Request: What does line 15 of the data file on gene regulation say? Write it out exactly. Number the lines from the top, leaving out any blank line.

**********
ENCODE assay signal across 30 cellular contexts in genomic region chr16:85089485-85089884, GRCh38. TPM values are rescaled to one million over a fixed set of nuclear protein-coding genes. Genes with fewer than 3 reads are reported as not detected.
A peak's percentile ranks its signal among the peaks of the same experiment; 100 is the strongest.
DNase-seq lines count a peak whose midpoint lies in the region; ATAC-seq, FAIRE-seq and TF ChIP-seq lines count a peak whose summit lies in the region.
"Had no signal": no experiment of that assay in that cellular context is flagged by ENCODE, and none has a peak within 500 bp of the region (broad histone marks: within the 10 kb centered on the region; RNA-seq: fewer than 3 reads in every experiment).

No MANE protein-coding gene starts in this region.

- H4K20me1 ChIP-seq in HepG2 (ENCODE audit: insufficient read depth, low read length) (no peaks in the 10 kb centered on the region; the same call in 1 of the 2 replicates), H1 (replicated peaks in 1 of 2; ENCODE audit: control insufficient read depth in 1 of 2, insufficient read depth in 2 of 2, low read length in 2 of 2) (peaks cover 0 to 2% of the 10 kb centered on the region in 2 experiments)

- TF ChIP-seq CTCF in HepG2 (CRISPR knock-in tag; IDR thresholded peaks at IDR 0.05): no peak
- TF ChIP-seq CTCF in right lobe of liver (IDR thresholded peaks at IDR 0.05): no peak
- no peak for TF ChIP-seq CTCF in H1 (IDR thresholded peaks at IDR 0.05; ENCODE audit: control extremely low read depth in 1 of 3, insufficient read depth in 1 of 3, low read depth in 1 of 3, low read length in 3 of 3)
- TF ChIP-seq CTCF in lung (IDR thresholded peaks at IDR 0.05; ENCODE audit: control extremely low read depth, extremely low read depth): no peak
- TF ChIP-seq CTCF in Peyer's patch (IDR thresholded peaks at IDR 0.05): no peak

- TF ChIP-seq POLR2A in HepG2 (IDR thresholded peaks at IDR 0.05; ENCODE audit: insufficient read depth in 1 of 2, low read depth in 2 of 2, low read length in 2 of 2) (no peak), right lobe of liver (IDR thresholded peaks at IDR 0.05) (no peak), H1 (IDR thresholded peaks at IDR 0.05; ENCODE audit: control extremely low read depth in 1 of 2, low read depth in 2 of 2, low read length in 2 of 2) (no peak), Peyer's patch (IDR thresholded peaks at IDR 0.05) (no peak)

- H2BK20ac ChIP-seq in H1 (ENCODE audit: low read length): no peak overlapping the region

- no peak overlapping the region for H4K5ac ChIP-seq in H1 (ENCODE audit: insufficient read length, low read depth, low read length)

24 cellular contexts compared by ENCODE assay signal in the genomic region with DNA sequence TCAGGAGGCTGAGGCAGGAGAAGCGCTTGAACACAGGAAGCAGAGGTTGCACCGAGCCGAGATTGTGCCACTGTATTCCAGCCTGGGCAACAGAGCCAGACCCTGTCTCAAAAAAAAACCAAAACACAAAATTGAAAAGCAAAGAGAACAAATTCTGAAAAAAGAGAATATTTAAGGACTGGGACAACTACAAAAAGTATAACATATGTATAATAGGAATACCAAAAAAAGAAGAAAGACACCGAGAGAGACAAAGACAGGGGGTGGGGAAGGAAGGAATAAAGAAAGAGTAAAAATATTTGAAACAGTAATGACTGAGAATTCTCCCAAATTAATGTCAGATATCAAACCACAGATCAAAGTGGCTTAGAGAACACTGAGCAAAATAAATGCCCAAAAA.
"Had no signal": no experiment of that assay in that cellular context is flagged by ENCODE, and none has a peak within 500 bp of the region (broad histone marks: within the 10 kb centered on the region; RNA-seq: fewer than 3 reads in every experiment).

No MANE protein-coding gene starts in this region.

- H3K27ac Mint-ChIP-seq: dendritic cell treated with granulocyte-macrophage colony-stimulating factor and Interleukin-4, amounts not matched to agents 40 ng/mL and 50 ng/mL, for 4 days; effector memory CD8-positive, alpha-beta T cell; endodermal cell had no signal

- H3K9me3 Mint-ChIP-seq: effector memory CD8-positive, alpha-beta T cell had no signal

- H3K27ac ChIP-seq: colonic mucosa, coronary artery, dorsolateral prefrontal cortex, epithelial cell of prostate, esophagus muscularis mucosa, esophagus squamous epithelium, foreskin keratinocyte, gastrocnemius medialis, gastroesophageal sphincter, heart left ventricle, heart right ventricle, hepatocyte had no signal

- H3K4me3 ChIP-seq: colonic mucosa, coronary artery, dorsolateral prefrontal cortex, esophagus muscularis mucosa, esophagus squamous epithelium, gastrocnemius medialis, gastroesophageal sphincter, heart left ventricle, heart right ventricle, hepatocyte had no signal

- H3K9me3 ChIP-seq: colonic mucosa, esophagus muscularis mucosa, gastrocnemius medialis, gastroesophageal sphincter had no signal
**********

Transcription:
24 cellular contexts compared by ENCODE assay signal in the genomic region with DNA sequence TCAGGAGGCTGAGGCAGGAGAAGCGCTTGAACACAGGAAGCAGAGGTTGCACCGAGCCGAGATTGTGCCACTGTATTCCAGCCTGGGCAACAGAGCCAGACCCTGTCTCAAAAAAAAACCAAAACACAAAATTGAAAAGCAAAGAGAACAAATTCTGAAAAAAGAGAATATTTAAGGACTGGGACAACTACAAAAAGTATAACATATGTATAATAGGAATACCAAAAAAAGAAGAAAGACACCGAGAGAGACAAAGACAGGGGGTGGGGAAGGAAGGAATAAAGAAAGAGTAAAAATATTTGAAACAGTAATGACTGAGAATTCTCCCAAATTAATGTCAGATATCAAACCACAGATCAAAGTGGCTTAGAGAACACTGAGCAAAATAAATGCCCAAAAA.